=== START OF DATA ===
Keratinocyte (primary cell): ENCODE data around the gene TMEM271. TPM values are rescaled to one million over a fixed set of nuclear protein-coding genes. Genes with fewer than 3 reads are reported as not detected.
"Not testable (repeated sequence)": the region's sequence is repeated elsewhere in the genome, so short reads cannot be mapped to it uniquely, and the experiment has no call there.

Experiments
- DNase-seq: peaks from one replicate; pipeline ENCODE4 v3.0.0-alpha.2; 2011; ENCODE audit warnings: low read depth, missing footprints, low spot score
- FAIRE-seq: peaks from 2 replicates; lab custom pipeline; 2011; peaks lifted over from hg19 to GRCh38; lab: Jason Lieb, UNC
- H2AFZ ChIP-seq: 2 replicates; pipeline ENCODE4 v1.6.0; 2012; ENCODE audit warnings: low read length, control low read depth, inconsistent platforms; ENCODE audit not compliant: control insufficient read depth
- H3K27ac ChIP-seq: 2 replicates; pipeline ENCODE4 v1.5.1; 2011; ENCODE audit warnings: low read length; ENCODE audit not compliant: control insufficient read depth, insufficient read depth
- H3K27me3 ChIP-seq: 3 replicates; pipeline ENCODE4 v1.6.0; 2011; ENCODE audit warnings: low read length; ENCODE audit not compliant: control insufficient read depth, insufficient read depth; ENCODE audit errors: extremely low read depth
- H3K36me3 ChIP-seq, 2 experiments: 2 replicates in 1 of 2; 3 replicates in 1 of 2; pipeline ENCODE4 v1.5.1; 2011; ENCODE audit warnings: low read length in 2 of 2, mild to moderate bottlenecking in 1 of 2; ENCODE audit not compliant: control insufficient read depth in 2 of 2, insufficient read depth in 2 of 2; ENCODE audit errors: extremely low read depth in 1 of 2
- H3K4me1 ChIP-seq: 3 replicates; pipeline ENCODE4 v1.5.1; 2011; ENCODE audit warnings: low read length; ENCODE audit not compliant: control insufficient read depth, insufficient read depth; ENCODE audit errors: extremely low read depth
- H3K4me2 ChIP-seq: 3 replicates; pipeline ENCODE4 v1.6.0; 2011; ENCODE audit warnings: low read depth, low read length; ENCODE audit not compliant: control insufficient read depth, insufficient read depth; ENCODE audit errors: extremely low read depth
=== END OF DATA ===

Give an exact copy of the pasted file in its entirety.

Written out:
Keratinocyte (primary cell): ENCODE data around the gene TMEM271. TPM values are rescaled to one million over a fixed set of nuclear protein-coding genes. Genes with fewer than 3 reads are reported as not detected.
"Not testable (repeated sequence)": the region's sequence is repeated elsewhere in the genome, so short reads cannot be mapped to it uniquely, and the experiment has no call there.

Experiments
- DNase-seq: peaks from one replicate; pipeline ENCODE4 v3.0.0-alpha.2; 2011; ENCODE audit warnings: low read depth, missing footprints, low spot score
- FAIRE-seq: peaks from 2 replicates; lab custom pipeline; 2011; peaks lifted over from hg19 to GRCh38; lab: Jason Lieb, UNC
- H2AFZ ChIP-seq: 2 replicates; pipeline ENCODE4 v1.6.0; 2012; ENCODE audit warnings: low read length, control low read depth, inconsistent platforms; ENCODE audit not compliant: control insufficient read depth
- H3K27ac ChIP-seq: 2 replicates; pipeline ENCODE4 v1.5.1; 2011; ENCODE audit warnings: low read length; ENCODE audit not compliant: control insufficient read depth, insufficient read depth
- H3K27me3 ChIP-seq: 3 replicates; pipeline ENCODE4 v1.6.0; 2011; ENCODE audit warnings: low read length; ENCODE audit not compliant: control insufficient read depth, insufficient read depth; ENCODE audit errors: extremely low read depth
- H3K36me3 ChIP-seq, 2 experiments: 2 replicates in 1 of 2; 3 replicates in 1 of 2; pipeline ENCODE4 v1.5.1; 2011; ENCODE audit warnings: low read length in 2 of 2, mild to moderate bottlenecking in 1 of 2; ENCODE audit not compliant: control insufficient read depth in 2 of 2, insufficient read depth in 2 of 2; ENCODE audit errors: extremely low read depth in 1 of 2
- H3K4me1 ChIP-seq: 3 replicates; pipeline ENCODE4 v1.5.1; 2011; ENCODE audit warnings: low read length; ENCODE audit not compliant: control insufficient read depth, insufficient read depth; ENCODE audit errors: extremely low read depth
- H3K4me2 ChIP-seq: 3 replicates; pipeline ENCODE4 v1.6.0; 2011; ENCODE audit warnings: low read depth, low read length; ENCODE audit not compliant: control insufficient read depth, insufficient read depth; ENCODE audit errors: extremely low read depth